Board of Overseers of the Bar v. Richard B. Romanow

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Docket No.: GCF 04-332; GCF 05-243; GCF 05-244; GCF 05-256

Issued by: Grievance Commission

Date: February 27, 2006

Respondent: Richard B. Romanow

Bar Number: 002287

Order: Reprimand

Disposition/Conduct: Conduct During Representation: Standards of Care and Judgment; Preserving Identity of Funds and Property


On February 27, 2006, pursuant to due notice, Panel D of the Grievance Commission conducted a disciplinary hearing open to the public according to Maine Bar Rule 7.1(e)(2), concerning misconduct by the Respondent, Richard B. Romanow. This disciplinary proceeding was commenced by the filing of a Petition by the Board of Overseers of the Bar on January 12, 2006.

Present at the hearing were Assistant Bar Counsel Aria eee, representing the Board and Richard B. Romanow, appeared pro se. The complainants, Tara Jo Johnson, Timothy Lucero, Christina Bently and Patty Stenger do not reside in Maine and were not present for the hearing. However, Assistant Bar Counsel did speak with Ms. Johnson and sent her a copy of the Board's proposed Report in advance of hearing. Ms. Johnson then forwarded copies of the Report to her relatives, the remaining complainants; also in advance of hearing.

Mr. Romanow addressed the Panel and expressed his remorse for his role in the circumstances of these four cases. Having considered the remarks of those present and having reviewed the agreed upon proposed findings presented by counsel, the Panel makes the following findings and disposition:


  1. Respondent Richard B. Romanow of Portland, County of Cumberland, State of Maine, was at the time relevant hereto an attorney duly admitted to and engaging in the practice of law in the State of Maine and subject to the Maine Bar Rules. Mr. Romanow was admitted to the Maine Bar in 1980, but was summarily suspended in 2003 for failure to complete his continuing legal education requirement, as he considered himself retired from practicing law since 2000. He is now employed as a high school history teacher and has no plans to return to practicing law.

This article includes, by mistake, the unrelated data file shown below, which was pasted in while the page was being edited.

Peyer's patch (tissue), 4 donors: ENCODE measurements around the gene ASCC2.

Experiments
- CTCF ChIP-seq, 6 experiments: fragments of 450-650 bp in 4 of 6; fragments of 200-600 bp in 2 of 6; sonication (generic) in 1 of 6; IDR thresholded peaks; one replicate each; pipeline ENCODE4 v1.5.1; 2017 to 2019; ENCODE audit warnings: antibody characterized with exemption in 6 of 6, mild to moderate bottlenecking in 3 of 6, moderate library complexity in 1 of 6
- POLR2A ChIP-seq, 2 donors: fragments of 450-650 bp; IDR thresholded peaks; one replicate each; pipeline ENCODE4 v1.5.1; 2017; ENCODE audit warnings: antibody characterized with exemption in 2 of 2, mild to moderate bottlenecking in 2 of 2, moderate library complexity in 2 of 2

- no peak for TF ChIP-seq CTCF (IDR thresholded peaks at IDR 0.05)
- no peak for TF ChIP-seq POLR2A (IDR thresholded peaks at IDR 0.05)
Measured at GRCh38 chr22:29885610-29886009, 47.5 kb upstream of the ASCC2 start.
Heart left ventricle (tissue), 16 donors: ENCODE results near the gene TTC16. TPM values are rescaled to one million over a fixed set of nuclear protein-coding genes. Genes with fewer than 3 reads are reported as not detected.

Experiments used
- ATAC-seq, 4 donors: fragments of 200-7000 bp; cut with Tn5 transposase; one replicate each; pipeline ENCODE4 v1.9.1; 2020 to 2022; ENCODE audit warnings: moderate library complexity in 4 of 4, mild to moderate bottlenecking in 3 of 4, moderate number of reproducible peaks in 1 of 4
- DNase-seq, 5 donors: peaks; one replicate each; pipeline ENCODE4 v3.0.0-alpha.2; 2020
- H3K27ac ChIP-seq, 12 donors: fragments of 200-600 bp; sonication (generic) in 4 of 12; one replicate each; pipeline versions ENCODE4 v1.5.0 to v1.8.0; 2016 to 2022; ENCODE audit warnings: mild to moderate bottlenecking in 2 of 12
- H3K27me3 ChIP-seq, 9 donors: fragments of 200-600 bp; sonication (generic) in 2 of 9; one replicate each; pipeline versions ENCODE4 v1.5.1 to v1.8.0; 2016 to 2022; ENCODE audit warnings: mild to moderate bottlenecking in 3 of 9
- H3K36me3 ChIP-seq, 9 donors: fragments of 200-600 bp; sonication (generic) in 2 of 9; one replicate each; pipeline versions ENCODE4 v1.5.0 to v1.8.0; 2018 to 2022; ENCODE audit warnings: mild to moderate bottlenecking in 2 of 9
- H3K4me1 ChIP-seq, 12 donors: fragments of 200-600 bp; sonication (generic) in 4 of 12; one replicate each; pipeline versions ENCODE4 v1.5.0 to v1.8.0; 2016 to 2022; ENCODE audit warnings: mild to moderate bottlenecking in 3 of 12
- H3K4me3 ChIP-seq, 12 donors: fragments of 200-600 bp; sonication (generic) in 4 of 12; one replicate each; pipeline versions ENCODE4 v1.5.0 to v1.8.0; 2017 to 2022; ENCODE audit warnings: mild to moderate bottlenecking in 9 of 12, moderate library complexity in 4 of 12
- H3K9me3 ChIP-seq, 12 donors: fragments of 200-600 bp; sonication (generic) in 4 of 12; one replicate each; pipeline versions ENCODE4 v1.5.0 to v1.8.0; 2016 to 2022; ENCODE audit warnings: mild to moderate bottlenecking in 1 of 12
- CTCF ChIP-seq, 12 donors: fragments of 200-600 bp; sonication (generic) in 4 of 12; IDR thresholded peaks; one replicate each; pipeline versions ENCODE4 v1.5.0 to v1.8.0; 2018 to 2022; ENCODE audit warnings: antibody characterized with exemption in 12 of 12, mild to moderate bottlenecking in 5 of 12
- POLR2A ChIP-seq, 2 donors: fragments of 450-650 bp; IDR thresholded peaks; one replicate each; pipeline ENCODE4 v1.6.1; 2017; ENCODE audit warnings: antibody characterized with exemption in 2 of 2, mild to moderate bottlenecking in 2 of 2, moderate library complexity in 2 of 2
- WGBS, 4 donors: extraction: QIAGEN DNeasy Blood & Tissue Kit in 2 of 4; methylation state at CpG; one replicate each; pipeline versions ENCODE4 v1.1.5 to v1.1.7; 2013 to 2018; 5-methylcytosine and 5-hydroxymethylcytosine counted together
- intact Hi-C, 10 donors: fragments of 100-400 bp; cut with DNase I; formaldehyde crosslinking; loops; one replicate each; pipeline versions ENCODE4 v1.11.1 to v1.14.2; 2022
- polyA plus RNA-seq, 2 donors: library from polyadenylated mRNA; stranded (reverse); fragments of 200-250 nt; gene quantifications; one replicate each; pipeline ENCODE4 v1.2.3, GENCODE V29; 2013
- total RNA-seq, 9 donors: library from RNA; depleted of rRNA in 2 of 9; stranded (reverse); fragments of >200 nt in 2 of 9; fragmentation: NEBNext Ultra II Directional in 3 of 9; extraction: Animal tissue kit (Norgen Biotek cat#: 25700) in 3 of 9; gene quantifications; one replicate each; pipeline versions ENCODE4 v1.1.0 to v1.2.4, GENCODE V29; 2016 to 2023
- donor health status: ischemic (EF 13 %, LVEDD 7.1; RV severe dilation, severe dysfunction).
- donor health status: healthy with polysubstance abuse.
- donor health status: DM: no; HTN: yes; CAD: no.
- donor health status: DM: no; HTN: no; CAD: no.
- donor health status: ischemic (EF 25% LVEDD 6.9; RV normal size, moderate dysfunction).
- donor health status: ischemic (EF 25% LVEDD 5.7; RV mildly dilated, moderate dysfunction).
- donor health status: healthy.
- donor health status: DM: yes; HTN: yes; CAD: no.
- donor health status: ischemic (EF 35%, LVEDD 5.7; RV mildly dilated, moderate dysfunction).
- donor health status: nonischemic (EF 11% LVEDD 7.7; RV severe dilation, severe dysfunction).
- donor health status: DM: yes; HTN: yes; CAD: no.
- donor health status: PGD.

2. The background on these cases is as follows: Mr. Romanow served his client, Annie Wright for many years, including acting as trustee during her last years and Personal Representative (PR) and trustee following her death in 1995. Mr. Romanow explained that Ms. Wright's previous direction to him was to take care of her sister (Josephine Anderson) and Ms. Anderson's extended family members, including financial assistance as resources allowed. In addition to the financial assistance, members of the family had been permitted to live in the decedent's former home. It was Mr. Romanow's belief that Ms. Wright would have wanted the trust money spent in the manner in which he allowed and or provided for, during the years following Wright's death.
  3. Since 1995, Mr. Romanow provided for Josephine Anderson's financial needs along with some other financial needs of the family as approved by Ms. Anderson. However, Mr. Romanow did not keep formal records of his financial transactions as trustee, thereby violating Maine Bar Rule 3.6(e)(1). In addition to that problem, there were instances in which Mr. Romanow failed to pay the South Carolina real estate taxes in a timely manner, resulting in a violation of Maine Bar Rule 3.6(a). Finally, due to overspending, some of the family trusts and the charitable giving outlined by Ms. Wright's will were not established.
  4. In October 2004 Tara Jo Johnson filed a complaint with the Board against Mr. Romanow. The complaint alleged inter alia that Romanow had promised Johnson that her son would receive money from the trust. In 2005, other devisees under Ms. Wright's will (Lucero, Bently, Stenger) complained to the Board against Mr. Romanow for his failure to produce the funds owed to those complainants or their relatives.
  5. On July 5, 2005 and September 6, 2005, respectively, these four complaints were reviewed by a panel of the Grievance Commission. The panel found probable cause to believe that Mr. Romanow had engaged in misconduct subject to sanction under the Maine Bar Rules for which appropriate discipline should be imposed as provided for in those rules.
  6. The Board's Disciplinary Petition was filed on January 12, 2006. The parties stipulated to the finding of misconduct outlined in the Petition.
  7. Although there is a factual dispute as to how the money was spent, the end result is the same: there were not enough funds to fulfill the directives outlined in Ms. Wright's will.

    Therefore the Panel concludes that the following Code violations occurred:

  1. Mr. Romanow violated M. Bar R. 3.6(a);
  2. Mr. Romanow violated M. Bar R. 3.6(e)(1);


It is a clear violation of the minimum standards established in Maine's Code of Professional Responsibility, for an attorney to fail to keep financial records during the course of their service as a trustee or a personal representative. During this proceeding, Mr. Romanow has taken full responsibility for his actions and the subsequent distress it caused the complainants.

As Maine Bar Rule 2 outlines, the purpose of disciplinary proceedings is not punishment but rather protection of the public and the courts from attorneys who by their conduct have demonstrated that they are unable to discharge properly their professional duties. Given the facts of this case, a reprimand serves those purposes.

Therefore, the Panel concludes that the appropriate disposition of this case is a public reprimand as provided by M Bar R. 7.1(e)(3)(C).

For the Grievance Commission

Benjamin P. Townsend, Esq., Chair
Victoria Powers, Esq.
David Nyberg, Ph.D.